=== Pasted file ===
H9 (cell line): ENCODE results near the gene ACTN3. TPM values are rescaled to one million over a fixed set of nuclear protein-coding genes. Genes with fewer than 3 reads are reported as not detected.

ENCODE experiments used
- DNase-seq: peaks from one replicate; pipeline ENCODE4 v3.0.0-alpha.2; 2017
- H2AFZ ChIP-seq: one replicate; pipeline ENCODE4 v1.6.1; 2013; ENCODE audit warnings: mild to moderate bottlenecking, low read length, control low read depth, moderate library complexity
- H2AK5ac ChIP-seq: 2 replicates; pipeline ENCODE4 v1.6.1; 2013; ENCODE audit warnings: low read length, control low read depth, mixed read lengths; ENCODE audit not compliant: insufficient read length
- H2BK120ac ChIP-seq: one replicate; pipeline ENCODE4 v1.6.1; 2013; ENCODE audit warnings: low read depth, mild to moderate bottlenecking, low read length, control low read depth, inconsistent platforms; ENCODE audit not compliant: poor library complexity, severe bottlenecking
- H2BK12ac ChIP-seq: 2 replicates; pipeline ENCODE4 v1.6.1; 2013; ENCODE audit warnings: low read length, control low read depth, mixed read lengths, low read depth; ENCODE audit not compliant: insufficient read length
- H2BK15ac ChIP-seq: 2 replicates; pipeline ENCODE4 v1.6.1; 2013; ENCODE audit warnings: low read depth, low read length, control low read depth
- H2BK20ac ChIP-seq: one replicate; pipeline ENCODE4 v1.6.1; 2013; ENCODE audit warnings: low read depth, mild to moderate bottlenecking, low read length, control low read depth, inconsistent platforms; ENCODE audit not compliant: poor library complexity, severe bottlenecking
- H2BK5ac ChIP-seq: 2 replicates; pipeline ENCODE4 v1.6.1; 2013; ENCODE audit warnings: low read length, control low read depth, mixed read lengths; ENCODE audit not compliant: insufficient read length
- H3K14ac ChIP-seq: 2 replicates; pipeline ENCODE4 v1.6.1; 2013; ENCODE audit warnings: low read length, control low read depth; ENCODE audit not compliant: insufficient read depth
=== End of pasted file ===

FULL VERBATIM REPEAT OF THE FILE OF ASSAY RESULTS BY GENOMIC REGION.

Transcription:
H9 (cell line): ENCODE results near the gene ACTN3. TPM values are rescaled to one million over a fixed set of nuclear protein-coding genes. Genes with fewer than 3 reads are reported as not detected.

ENCODE experiments used
- DNase-seq: peaks from one replicate; pipeline ENCODE4 v3.0.0-alpha.2; 2017
- H2AFZ ChIP-seq: one replicate; pipeline ENCODE4 v1.6.1; 2013; ENCODE audit warnings: mild to moderate bottlenecking, low read length, control low read depth, moderate library complexity
- H2AK5ac ChIP-seq: 2 replicates; pipeline ENCODE4 v1.6.1; 2013; ENCODE audit warnings: low read length, control low read depth, mixed read lengths; ENCODE audit not compliant: insufficient read length
- H2BK120ac ChIP-seq: one replicate; pipeline ENCODE4 v1.6.1; 2013; ENCODE audit warnings: low read depth, mild to moderate bottlenecking, low read length, control low read depth, inconsistent platforms; ENCODE audit not compliant: poor library complexity, severe bottlenecking
- H2BK12ac ChIP-seq: 2 replicates; pipeline ENCODE4 v1.6.1; 2013; ENCODE audit warnings: low read length, control low read depth, mixed read lengths, low read depth; ENCODE audit not compliant: insufficient read length
- H2BK15ac ChIP-seq: 2 replicates; pipeline ENCODE4 v1.6.1; 2013; ENCODE audit warnings: low read depth, low read length, control low read depth
- H2BK20ac ChIP-seq: one replicate; pipeline ENCODE4 v1.6.1; 2013; ENCODE audit warnings: low read depth, mild to moderate bottlenecking, low read length, control low read depth, inconsistent platforms; ENCODE audit not compliant: poor library complexity, severe bottlenecking
- H2BK5ac ChIP-seq: 2 replicates; pipeline ENCODE4 v1.6.1; 2013; ENCODE audit warnings: low read length, control low read depth, mixed read lengths; ENCODE audit not compliant: insufficient read length
- H3K14ac ChIP-seq: 2 replicates; pipeline ENCODE4 v1.6.1; 2013; ENCODE audit warnings: low read length, control low read depth; ENCODE audit not compliant: insufficient read depth